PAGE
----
Nature, Landscape, and Night Sky Photography by Zach Schierl

wildflowers

Sands and Sage in Central Washington

A cliff of basalt with patches of snow
A cliff of basalt with patches of snow

Layers of basalt form the rim of Echo Basin, a large coulee in central Washington.

Apparently a global pandemic is what it takes for me to have time to post new photos. We are thankful to be healthy and safe here in Washington and hope you are as well. Just before things started getting rough, we were excitedly welcoming the end of winter’s icy gray grip and had begun exploring the desert landscapes of central Washington.

The Pacific Northwest may not be known for its sand dunes but about one hour north of the Tri-Cities (Kennewick, Pasco, and Richland) lies the Juniper Dunes Wilderness Area, a ~7,000 acre BLM-managed anomaly in the middle of privately-owned central Washington farmland. The dune field itself extends well beyond the wilderness area, and is used heavily by off-highway vehicles. Most of the year, reaching the wilderness area on foot requires a several mile sand slog through the OHV area. Fortunately, in the spring months, the owners of an adjacent ranch allow access through their property, permitting direct and quick access to the heart of the dune field.

Puffy white clouds over a field of sand dunes covered in sagebrush

Large swaths of the Juniper Dunes are mantled with sagebrush and grasses, as well as some of the northernmost juniper trees in North America.

I first visited the Juniper Dunes on a geology field trip a decade ago and it is been on my list of places to revisit ever since. The dunes are a mix of active, shifting, barren sand, and partially stabilized dunes covered in grasses, moss, and sagebrush. The area also represents the northernmost extent of the western juniper (Juniperus occidentalis), a few of whose berries will be proudly featured in an upcoming brew from the Pyroclastic Pixels brewery. 🙂

Ripples in a sand dune, grasses, and clouds

Juniper Dunes Wilderness Area, Washington

During our visit at the beginning of March, the first vestiges of spring were appearing: namely, abundant sunshine and a handful of small wildflowers poking their heads out of the sand:

Tiny bell shaped yellow and red flowers poke up out of the sand

One of the first wildflowers of the season, Yellow Fritillary (Fritillaria pudica), poking through the sand.

A few weeks later, and just a few days before a statewide shelter-in-place order took effect, we “socially distanced” ourselves by heading to the White Bluffs, a several mile-long stretch of chalk-colored cliffs along the banks of the Columbia River directly across from the Hanford Site. Part of the Hanford Reach National Monument, the bluffs are a mixture of fine sediment, some deposited by the ancient Columbia River itself, and some by massive floods that swept across central and eastern Washington during the last “ice age” 12,000 to 18,000 years ago. Persistent winds scour loose sand from the cliffs and associated landslides, depositing it in a large dune field along the crest of the bluff.

Rocks sculpted by the wind sit on the ground with a view of a large river in the background

Wind abraded chunks of sediment rest on the ground with the Columbia River in the background.

White, chalky cliffs above a river

The White Bluffs, Hanford Reach National Monument, Washington

White, chalky cliffs above a river

Cliffs and sand dunes, Hanford Reach National Monument, Washington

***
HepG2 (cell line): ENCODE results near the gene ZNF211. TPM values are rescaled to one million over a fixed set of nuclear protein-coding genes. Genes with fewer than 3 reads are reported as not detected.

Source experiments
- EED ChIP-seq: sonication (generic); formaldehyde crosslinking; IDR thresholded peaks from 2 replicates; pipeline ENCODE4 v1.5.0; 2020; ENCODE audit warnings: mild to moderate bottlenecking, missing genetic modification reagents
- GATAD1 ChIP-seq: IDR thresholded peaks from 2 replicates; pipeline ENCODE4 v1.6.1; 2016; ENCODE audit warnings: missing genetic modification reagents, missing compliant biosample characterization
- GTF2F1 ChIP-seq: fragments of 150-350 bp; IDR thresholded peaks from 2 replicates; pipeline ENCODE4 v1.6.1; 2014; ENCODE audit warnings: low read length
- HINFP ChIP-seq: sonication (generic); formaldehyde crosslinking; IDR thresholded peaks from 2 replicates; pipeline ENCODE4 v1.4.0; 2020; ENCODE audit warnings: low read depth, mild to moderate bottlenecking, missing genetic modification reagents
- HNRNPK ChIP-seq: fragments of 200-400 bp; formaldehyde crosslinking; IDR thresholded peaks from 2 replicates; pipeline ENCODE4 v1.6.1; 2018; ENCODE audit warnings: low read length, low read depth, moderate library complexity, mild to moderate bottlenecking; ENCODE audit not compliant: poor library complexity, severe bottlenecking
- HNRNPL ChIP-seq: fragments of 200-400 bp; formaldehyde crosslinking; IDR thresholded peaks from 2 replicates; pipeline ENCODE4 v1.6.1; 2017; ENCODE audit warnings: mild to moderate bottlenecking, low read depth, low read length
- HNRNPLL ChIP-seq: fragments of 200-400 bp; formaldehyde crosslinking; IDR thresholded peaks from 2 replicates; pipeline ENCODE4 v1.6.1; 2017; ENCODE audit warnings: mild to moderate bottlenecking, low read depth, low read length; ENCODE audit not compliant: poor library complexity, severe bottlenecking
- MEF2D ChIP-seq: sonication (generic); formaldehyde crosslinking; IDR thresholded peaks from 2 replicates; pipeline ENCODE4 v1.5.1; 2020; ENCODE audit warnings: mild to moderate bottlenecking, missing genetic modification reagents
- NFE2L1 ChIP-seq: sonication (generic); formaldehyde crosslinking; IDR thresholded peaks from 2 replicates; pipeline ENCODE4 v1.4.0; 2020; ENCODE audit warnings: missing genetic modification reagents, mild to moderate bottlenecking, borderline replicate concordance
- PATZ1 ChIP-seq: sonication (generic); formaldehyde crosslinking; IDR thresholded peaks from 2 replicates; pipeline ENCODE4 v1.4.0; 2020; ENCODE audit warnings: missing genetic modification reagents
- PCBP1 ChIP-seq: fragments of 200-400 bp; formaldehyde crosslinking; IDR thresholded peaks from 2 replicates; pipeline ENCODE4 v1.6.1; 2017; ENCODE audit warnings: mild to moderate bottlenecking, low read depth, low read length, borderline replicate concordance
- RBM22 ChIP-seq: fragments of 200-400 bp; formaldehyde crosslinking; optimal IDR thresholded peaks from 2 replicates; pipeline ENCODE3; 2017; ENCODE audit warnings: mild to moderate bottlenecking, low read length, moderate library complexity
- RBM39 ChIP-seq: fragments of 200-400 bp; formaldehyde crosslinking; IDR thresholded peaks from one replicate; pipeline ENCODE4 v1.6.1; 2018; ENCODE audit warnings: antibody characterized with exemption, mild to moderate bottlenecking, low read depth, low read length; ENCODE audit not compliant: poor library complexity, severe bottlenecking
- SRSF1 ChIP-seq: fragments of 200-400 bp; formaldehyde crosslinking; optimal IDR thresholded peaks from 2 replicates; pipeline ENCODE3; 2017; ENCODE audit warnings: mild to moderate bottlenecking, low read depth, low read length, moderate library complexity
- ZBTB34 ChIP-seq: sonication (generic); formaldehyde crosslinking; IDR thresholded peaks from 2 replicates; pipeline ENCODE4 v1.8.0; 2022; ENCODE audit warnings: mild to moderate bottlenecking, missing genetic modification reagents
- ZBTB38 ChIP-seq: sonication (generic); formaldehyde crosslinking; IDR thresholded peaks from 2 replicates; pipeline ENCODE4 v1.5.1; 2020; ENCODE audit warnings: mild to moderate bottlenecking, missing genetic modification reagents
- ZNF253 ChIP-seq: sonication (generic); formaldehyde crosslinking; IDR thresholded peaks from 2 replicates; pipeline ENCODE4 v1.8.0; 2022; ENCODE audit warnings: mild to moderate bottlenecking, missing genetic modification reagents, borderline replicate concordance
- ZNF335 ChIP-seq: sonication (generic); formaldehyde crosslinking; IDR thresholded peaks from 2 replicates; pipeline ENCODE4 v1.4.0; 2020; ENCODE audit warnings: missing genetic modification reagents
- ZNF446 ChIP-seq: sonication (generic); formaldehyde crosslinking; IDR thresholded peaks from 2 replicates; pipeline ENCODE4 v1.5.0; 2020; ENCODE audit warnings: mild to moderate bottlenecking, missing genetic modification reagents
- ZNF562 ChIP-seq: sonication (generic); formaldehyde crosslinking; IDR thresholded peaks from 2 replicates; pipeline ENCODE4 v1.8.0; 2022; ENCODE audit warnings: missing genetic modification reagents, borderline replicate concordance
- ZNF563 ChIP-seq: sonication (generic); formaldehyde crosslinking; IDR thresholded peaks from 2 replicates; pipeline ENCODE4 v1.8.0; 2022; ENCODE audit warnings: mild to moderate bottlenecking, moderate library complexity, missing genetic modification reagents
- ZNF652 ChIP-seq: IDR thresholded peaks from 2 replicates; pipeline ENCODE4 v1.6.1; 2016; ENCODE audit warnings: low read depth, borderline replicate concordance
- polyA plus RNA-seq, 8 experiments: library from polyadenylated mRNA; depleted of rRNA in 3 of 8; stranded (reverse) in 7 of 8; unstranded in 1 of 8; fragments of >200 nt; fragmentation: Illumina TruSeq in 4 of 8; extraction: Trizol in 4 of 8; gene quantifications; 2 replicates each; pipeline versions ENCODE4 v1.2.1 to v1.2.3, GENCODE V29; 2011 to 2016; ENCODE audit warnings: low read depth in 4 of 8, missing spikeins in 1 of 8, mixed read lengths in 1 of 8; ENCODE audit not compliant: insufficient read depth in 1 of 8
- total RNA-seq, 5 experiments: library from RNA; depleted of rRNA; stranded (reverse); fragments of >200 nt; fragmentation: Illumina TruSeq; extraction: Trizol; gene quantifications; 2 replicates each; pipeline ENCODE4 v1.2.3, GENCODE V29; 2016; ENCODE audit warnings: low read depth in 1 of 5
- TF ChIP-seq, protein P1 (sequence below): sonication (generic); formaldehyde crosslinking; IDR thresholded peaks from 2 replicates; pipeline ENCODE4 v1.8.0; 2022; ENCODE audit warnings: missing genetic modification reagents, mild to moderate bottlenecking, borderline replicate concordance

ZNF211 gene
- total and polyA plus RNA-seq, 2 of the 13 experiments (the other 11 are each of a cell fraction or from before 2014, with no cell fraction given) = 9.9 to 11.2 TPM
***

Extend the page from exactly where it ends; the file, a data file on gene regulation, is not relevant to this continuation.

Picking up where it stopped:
The aforementioned floods shaped much of the modern topography of central and eastern Washington. One of the most spectacular features formed by these floods are the broad, steep-sided ravines known as coulees. Formed when floodwaters aggressively plucked large columns out of the basaltic lava flows that blanket much of the Pacific Northwest, most of the coulees are eerily dry today and not until the 1920s did geologists unravel their true origin. Two of the most impressive and easily accessible are Frenchmen Coulee and Echo Basin, just off of I-90 between Seattle and Spokane. Crammed with rock climbers in the good weather months, in mid-January when we visited we had the coulees almost entirely to ourselves:

A cliff of basalt with patches of snow

Large hexagonal columns of basalt along the rim of Echo Basin, a popular site for rock climbing…in the warmer months!

A vista looking out across cliffs and grasslands toward a mountain with wind turbines on top

Looking west from Frenchman Coulee and Echo Basin toward Whisky Dick Mountain and the Wild Horse Wind Project.

More photos to come from the 2019 archives! I’ve also been working on creating a more comprehensive “Galleries” page where you can view my photos sorted by location. Check it out here.


2019 Joshua Tree Bloom and Responsible Nature Photography

Joshua trees in bloom with colorful cliffs in the background

Joshua trees in bloom during March 2019 in the Virgin River Gorge, Arizona.

Joshua trees (Yucca brevifolia) are some of the most iconic figures of the southwestern deserts. While most often associated with California and Joshua Tree National Park, a tiny portion of their range extends into our corner of southwestern Utah. Not actually a tree but rather a tall gangling species of yucca, Joshua trees are frequent companions on low-elevation hikes in the St. George area, where the Mojave Desert makes its last stand before disappearing into the higher altitude mountains and valleys of the Colorado Plateau and the Great Basin.

Like many species of yucca, Joshua trees don’t flower every year, but instead only when temperature and rainfall conditions are favorable. We had yet to see a flowering Joshua tree in our three years in Utah, only the dry brown stalks of blooms gone by. This winter has been abnormally wet however, and in early March we started to notice large flower buds forming on a handful of Joshua trees (in the median of Interstate 15) that we drive past regularly. By the end of March, the bloom was in full swing! We decided to head into the Virgin River Gorge of extreme northwestern Arizona for a closer look.

A desert scene with colorful cliffs and sparse vegetation.

The stark Mojave Desert landscape in the Virgin River Gorge, Arizona.

Joshua trees produce truly massive flower stalks: 1-2″ feet long and densely packed with large, rubbery, cream to nearly yellow-colored petals. Perhaps even more impressive are the flower buds, which resemble gigantic green and purple artichokes in the days and weeks before the flowers emerge: